Last week I was working on a sermon and a poem came back to me that I had breezed past earlier.
The poem is by a teenager named Brian. My friend Matt sent it to me. Matt works with Brian and other kids like him who are incarcerated in Skagit County, Washington. The program is called Underground Writing, and I admire what they’re doing very much.
When Matt sent me the poem, as I said, I didn’t give it much attention, not unlike the way I don’t give enough attention to folks in complicated situations. But I was writing a sermon on hospitality, drawing on that remarkable story in Genesis 18 where Abraham is visited by a stranger, or maybe three strangers. The text is unclear. But instead of interrogating the travelers, Abraham welcomes them. After he welcomes them, they predict the shocking birth of Isaac.
That prediction, and the realization that genuine hospitality opens us up to newness, brought Brian’s poem to my mind. Here it is:
On the floor in our cell.
Sun shining bright,
sticking our fingers out,
trying to feel that shiny bright sun.
The phrase that hit me—it really did feel like a smack—was “shiny bright sun.” That is exactly the way my own kids would describe sunlight. Most kids probably. But the problem with that description in the poem is the rest of the poem. A cell. Fingers are reaching, trying to feel, but not feeling the sunlight. With surprising few words, Brian manages to bring two impossibilities together—children discovering, and an experience of incarceration not just in the literal sense, but emotionally too—imprisonment from feeling.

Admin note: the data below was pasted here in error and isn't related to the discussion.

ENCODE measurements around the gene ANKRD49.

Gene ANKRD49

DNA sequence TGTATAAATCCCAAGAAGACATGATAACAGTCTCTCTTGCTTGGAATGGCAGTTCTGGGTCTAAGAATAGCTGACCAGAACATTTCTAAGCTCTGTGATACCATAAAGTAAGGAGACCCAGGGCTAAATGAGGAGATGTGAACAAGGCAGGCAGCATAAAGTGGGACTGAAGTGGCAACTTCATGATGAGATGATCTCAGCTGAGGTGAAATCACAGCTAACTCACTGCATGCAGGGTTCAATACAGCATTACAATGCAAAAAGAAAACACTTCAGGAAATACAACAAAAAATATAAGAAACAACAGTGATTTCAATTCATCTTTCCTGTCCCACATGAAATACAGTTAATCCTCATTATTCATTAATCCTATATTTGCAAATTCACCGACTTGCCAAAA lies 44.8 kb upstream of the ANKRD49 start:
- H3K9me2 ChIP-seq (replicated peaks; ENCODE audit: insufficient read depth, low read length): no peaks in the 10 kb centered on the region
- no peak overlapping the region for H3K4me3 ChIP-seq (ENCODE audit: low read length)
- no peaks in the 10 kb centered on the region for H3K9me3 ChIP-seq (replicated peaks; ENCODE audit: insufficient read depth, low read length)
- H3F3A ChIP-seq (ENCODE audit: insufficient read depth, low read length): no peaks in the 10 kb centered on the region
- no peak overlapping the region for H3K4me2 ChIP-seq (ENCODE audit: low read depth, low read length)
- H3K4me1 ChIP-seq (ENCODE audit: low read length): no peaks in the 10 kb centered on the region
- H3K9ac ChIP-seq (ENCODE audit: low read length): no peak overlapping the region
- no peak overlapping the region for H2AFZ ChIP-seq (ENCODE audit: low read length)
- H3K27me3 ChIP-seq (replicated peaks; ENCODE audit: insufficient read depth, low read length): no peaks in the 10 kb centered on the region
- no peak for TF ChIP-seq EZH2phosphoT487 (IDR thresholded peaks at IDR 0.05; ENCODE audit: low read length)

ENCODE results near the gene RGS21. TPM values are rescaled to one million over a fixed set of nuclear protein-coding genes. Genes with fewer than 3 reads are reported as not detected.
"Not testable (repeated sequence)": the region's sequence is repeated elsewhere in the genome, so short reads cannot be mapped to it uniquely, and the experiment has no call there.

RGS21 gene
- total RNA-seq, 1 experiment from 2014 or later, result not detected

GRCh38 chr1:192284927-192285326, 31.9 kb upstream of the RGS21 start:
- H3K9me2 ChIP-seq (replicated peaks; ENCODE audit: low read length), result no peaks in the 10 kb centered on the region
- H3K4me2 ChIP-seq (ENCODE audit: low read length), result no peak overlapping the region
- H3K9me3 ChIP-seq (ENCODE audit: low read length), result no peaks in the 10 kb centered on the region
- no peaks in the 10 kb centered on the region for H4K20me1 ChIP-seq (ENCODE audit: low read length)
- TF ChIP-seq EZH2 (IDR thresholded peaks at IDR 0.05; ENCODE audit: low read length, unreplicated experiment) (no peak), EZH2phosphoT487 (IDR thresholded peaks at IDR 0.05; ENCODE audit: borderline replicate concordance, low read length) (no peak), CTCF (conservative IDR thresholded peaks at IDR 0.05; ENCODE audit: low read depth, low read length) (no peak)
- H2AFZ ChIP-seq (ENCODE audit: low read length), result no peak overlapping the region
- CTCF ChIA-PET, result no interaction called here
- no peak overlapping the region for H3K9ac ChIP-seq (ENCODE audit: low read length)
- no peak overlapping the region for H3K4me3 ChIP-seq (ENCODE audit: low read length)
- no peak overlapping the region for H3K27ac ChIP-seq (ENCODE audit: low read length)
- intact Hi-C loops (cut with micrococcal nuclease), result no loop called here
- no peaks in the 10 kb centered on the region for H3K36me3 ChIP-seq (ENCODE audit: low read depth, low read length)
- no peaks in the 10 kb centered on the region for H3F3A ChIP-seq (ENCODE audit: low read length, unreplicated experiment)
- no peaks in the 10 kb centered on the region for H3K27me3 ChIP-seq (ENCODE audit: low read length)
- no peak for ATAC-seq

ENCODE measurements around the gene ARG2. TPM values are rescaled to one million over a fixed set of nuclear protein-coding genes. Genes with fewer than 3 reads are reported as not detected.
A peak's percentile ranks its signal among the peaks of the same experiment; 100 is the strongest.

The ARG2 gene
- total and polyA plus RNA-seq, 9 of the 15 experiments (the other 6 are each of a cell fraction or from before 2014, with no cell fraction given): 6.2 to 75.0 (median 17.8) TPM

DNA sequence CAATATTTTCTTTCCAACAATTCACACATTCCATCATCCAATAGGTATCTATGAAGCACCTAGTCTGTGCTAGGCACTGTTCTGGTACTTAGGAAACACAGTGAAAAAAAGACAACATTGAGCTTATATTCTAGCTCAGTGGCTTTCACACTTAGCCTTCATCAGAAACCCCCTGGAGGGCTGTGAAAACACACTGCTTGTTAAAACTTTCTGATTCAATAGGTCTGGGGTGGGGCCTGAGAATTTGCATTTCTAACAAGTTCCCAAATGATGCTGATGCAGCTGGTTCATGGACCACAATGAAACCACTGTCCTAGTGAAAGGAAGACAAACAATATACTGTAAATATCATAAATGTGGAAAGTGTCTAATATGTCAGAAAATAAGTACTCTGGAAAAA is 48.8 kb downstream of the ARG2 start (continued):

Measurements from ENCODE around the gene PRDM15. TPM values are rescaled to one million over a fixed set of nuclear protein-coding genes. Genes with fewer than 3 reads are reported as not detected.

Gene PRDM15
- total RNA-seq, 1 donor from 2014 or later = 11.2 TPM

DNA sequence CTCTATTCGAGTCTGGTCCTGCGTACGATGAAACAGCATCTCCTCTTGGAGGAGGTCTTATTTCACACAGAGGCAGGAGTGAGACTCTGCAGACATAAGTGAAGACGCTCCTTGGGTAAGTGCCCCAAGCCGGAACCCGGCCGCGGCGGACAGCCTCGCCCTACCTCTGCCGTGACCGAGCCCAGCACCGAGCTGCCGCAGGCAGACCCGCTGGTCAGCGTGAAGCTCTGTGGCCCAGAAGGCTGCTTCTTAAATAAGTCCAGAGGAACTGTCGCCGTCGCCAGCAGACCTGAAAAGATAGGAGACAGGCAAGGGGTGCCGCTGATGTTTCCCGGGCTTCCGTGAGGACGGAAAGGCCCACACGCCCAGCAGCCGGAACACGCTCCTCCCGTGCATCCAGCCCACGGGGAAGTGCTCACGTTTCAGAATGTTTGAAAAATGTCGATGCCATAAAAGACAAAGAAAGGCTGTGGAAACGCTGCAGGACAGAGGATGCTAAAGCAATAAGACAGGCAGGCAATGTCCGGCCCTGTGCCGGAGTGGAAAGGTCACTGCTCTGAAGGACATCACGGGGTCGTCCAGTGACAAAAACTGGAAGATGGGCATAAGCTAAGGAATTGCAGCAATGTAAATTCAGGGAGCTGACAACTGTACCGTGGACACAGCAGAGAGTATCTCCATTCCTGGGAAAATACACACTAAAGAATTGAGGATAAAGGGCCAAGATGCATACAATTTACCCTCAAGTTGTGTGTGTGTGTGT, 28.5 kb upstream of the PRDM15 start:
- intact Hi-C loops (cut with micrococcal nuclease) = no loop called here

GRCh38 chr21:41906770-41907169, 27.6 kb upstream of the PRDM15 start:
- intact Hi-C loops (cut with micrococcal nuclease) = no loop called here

I recognize that a teenager in jail is not an impossibility for everyone, but it is for me, in my little horizon of experience. And by attending to Brian’s poem, I was faced with the same thing Abraham was faced with—a confusing new reality. What would I do? If I follow Abraham, I would not try to explain the problem away. Instead, I would let it lead me to a new horizon. This is what my friend Matt does every day, welcoming what is in these kids in such a way that every word matters. By welcoming them, they make these poems that come to us and ask to be welcomed.
Hospitality is accepting a reality, especially a reality we don’t know how to fit into our horizons, and welcoming it, letting it sit with us, making a new space for it, and opening ourselves up to it. It’s surprising to me that the poem is not a defense. For that reason I think it is all the more compelling, and makes for a very good poem. Jesus didn’t offer a defense either when he stood in front of Pilate. He presented himself, something brand new in Pilate’s little horizon, requiring Pilate to either welcome him, or get rid of him.
Reality is often difficult to welcome, but if we do, who knows what newness may come?—for Brian, for all of us.